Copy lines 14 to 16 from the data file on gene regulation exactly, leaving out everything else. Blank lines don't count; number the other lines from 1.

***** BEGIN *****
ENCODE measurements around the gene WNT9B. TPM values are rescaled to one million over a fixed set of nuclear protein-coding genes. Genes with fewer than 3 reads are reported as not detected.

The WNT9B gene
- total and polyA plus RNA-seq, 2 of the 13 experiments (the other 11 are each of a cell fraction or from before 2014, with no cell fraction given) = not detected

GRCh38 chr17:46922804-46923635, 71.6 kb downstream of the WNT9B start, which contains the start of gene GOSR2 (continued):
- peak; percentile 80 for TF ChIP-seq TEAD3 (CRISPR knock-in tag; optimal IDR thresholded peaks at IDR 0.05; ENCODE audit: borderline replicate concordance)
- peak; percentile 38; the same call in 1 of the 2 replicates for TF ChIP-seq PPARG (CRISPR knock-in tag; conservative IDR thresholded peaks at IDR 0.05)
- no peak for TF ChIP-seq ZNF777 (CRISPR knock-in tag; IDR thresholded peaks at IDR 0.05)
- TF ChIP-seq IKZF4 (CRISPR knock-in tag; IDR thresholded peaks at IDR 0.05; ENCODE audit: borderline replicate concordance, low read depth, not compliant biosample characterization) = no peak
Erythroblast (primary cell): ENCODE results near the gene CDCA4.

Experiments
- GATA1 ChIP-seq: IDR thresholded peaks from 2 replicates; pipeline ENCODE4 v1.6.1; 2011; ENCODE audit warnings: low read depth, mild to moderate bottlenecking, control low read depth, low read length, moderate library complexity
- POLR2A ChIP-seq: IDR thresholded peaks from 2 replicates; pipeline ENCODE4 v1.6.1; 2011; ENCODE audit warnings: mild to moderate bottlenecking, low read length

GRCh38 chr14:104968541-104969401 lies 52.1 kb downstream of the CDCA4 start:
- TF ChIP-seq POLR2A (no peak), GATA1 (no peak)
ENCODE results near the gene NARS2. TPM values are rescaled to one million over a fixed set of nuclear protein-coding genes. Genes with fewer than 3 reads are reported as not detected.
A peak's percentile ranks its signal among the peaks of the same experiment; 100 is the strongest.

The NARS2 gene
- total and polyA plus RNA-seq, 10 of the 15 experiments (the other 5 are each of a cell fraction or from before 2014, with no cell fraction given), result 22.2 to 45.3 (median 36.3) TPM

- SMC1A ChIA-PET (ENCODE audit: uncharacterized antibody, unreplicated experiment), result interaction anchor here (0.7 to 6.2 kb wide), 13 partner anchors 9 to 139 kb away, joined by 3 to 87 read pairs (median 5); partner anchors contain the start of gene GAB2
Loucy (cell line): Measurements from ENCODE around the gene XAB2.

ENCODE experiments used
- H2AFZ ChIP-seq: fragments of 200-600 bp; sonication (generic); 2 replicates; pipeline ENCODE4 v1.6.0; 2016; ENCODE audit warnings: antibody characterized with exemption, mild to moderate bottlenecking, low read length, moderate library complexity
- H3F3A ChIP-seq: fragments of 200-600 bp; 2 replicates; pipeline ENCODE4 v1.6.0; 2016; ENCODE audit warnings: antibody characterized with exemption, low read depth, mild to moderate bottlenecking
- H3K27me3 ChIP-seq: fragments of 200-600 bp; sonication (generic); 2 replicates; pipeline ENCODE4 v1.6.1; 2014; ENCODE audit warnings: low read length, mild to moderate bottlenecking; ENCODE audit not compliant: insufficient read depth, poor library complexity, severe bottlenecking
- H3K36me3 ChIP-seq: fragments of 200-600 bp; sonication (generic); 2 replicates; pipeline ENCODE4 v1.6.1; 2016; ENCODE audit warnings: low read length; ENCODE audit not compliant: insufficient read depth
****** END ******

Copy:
- TF ChIP-seq POLR2A (no peak), GATA1 (no peak)
ENCODE results near the gene NARS2. TPM values are rescaled to one million over a fixed set of nuclear protein-coding genes. Genes with fewer than 3 reads are reported as not detected.
A peak's percentile ranks its signal among the peaks of the same experiment; 100 is the strongest.